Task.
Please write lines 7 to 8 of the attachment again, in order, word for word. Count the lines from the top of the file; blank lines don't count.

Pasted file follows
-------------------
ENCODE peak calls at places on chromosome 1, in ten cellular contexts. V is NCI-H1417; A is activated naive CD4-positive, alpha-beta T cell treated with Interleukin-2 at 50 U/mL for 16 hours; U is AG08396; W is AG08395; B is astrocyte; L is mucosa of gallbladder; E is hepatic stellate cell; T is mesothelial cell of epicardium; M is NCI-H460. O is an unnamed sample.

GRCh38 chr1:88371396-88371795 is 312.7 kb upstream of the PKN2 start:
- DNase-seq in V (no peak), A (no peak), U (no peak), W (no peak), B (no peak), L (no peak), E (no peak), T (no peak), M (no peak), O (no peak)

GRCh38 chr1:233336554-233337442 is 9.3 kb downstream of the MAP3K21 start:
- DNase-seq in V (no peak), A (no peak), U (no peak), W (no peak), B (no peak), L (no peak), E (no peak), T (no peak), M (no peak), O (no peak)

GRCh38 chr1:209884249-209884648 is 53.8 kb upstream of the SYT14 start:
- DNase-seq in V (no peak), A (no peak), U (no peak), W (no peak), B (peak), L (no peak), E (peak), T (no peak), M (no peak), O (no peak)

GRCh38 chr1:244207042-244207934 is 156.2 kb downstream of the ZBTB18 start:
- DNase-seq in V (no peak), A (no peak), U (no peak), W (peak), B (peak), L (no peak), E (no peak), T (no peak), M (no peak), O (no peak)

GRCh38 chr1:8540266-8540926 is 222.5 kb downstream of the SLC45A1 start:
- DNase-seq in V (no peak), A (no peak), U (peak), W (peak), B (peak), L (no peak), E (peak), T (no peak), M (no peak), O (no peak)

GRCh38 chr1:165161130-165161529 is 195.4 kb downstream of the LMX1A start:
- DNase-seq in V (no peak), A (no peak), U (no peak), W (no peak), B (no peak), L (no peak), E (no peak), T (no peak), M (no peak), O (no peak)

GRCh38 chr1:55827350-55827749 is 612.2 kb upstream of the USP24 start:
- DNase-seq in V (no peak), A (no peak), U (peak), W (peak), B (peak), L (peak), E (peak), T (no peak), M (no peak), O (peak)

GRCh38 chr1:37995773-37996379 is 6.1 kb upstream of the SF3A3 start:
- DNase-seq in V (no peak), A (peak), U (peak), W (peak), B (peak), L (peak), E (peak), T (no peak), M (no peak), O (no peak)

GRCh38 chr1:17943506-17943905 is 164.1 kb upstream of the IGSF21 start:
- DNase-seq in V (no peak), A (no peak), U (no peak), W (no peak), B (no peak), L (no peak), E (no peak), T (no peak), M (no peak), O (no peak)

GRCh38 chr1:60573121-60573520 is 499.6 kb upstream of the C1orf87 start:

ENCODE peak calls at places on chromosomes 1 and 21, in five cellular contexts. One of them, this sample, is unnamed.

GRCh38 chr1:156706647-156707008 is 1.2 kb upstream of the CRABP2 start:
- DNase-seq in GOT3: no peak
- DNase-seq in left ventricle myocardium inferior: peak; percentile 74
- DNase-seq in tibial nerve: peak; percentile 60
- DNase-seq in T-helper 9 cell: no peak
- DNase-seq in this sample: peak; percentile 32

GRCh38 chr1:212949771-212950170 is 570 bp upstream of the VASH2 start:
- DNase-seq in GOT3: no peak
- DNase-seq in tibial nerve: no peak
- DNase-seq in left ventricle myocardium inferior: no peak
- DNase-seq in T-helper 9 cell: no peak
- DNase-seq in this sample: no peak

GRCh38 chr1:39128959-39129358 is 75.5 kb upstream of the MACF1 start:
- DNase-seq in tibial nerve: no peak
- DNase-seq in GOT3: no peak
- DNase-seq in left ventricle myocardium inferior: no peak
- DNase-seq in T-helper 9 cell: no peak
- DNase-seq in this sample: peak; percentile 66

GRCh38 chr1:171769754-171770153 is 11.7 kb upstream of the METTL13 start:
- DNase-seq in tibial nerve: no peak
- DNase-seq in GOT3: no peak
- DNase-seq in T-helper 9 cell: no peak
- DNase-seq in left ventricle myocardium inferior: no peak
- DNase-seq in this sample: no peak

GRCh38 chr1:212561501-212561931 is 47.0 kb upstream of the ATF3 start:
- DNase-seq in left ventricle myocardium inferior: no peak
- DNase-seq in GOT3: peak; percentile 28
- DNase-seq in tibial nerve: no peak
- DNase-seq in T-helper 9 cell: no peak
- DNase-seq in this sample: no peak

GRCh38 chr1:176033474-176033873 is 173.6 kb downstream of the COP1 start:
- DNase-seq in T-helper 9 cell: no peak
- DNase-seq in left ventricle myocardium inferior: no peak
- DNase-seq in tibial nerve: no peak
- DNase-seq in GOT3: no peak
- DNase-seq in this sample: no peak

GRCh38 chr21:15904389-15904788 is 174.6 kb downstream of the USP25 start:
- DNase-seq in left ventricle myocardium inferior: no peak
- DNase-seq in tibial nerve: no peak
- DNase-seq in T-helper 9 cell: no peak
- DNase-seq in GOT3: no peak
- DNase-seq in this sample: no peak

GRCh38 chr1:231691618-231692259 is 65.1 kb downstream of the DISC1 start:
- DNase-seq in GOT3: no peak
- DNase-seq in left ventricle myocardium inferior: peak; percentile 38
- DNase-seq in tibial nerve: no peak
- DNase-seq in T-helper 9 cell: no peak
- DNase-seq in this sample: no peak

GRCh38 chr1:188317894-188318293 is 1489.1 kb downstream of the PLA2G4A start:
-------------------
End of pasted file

- DNase-seq in V (no peak), A (no peak), U (no peak), W (no peak), B (peak), L (no peak), E (peak), T (no peak), M (no peak), O (no peak)

GRCh38 chr1:244207042-244207934 is 156.2 kb downstream of the ZBTB18 start: